Hogg Wild: Teen Anti-Gunners Reveal Disarmament ‘Peace Plan’
U.S.A. –-(Ammoland.com)- The anti-gun-rights student activist group co-founded by David Hogg, now identified as a survivor of the 2018 Parkland, FL high school shooting, has announced a sweeping gun control agenda that appears to be straight out of the gun ban lobby playbook.
According to Axios.com, the wish list presented by Hogg’s “March for Our Lives” includes the following:
- Ban so-called “assault weapons” and “high-capacity” magazines.
- Implement a mandatory gun buyback program (considered by some to be a “compensated confiscation” scheme).
- Raise the minimum age to buy a firearm from 18 to 21.
- Create a national licensing and gun registry that would include in-person interviews and a 10-day waiting period before gun purchases are approved.
- Install a “national director of gun violence prevention” who would report directly to the president.
- Create a “Safety Corps,” similar to the Peace Corps, for gun violence prevention.
- Create community-based programs for suicide prevention, domestic violence and urban violence.
— MSNBC (@MSNBC) August 21, 2019
But Larry Keane, senior vice president and general counsel for the National Shooting Sports Foundation, told NPR that these recommendations would not only be ineffective in preventing criminals from obtaining firearms, they might not pass constitutional muster.
“You don’t need a license from the government in order to exercise your constitutional right,” Keane said, according to the NPR report.
Hogg and other student leaders may need to brush up on constitutional rights. As defined at Wikipedia, “Rights are legal, social, or ethical principles of freedom or entitlement; that is, rights are the fundamental normative rules about what is allowed of people or owed to people, according to some legal system, social convention, or ethical theory.”
Rights are not government-regulated privileges, nor should they be subject to a public vote, i.e. a popularity contest.
As reported by Axios.com, Hogg tweeted, “We know this seems ambitious given Washington’s apathy to decades of bloodshed in our schools, neighborhoods, and even our houses of worship… Policymakers have failed, so survivors are stepping up. The #PeacePlan is written by the generation that’s only ever known lockdown drills. But we WILL be the last.”
Hogg was all over social media Wednesday, and the reaction from Second Amendment activists was uniform, and derisive. Amy Hunter, spokesperson for the National Rifle Association, told Reuters, “The simple fact remains their proposals and ideas are out of the mainstream and most people will understand their real intent goes beyond what they publicly state.”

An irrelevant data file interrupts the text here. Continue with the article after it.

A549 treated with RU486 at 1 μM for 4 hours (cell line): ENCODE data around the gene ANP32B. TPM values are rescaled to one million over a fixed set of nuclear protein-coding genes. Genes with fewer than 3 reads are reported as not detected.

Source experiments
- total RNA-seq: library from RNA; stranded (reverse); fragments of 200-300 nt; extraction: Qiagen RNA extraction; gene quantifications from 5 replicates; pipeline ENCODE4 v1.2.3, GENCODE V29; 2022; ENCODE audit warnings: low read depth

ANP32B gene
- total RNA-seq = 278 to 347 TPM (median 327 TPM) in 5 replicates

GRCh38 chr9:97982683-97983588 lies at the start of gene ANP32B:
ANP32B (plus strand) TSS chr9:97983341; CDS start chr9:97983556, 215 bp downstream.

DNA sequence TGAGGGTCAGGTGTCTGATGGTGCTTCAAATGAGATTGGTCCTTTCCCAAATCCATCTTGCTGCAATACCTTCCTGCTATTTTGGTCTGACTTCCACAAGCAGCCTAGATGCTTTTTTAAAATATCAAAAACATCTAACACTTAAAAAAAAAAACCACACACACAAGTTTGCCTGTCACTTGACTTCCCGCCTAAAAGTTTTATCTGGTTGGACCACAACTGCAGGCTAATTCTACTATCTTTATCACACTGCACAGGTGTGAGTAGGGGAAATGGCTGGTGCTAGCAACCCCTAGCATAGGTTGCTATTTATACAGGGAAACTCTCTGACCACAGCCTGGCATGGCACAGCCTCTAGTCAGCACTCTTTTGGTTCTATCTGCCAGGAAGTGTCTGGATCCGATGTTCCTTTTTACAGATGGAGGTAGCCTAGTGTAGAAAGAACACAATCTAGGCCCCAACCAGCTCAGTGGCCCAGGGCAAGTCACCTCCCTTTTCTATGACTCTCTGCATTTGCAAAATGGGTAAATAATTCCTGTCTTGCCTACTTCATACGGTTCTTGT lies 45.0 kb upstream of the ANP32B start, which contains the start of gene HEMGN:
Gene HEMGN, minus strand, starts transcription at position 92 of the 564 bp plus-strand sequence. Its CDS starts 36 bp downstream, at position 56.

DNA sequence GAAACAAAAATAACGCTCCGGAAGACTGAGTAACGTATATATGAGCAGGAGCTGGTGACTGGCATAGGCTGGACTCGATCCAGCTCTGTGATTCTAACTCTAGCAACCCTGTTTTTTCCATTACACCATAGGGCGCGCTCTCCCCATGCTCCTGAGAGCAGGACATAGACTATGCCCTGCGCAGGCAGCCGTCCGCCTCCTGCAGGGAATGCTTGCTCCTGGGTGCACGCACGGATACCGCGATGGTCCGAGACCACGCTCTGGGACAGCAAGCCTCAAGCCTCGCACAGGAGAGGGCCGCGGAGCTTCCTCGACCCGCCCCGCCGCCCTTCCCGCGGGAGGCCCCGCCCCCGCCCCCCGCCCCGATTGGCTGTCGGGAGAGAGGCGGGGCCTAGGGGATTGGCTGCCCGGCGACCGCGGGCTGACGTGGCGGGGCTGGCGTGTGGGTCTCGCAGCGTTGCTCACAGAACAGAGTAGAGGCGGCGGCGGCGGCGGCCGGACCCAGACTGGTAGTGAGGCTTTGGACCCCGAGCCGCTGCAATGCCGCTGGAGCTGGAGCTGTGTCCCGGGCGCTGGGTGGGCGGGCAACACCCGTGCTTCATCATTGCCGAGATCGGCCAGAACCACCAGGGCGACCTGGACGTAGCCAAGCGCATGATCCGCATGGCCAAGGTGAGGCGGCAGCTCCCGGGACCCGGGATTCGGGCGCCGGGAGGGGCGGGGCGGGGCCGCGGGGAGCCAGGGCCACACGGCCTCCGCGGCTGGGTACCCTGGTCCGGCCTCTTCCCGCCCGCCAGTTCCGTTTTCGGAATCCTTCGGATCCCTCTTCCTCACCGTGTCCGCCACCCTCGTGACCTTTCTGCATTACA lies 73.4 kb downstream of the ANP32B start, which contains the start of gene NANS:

In the aftermath of last year’s Valentine’s Day mass shooting at the Florida high school, Hogg and a handful of other students achieved celebrity status, headlining a national protest that brought tens of thousands of people to the streets, demanding strict gun control policies. They quickly drew support from entrenched gun prohibition lobbying organizations.
But do their demands have a chance? They might with the slowly shrinking herd of Democrat presidential hopefuls, all of whom have supported some manner of gun control.
Wednesday evening, Washington State Gov. Jay Inslee withdrew from the campaign. Inslee’s campaign never gained traction with its single “climate change” message. Instead, the Associated Press is reporting that Inslee will seek a third term as governor in a state where there is growing resentment toward him and his party’s social policies. While Democrats still have a stranglehold in Seattle and along the I-5 corridor stretching from Bellingham to Olympia, and again around Vancouver on the Columbia River, much of the state is turning bright red over issues including taxes, rampant drug abuse and homelessness, and gun control. Inslee was supposed to be making an announcement about his future plans.
Many taxpayers are also unhappy about the state money he spent campaigning around the country because Washington State Troopers have had to travel with him to provide security. That cost the state millions of dollars and many Seattle Times readers are demanding that his campaign pay that back. They largely saw Inslee’s campaign as a vanity effort.
Inslee’s support for gun control could become a key issue in a third-term run. Two Republican candidates now campaigning for the governor’s office are avowed pro-rights advocates. Ammoland News has profiled both men, State Sen. Phil Fortunato and Republic Police Chief Loren Culp.
Inslee did support two gun control initiatives in recent years, both bankrolled by the billionaire-backed Alliance for Gun Responsibility, a Seattle-based gun prohibition lobbying group.
Initiative 1639, passed by voters last November, raised the age for purchasing a semi-auto rifle to 21 and created a definition of a “semiautomatic assault rifle” that applies to every self-loading rifle that has ever been manufactured. Provisions of the measure are now being challenged in federal court by the Second Amendment Foundation and National Rifle Association.
About Dave Workman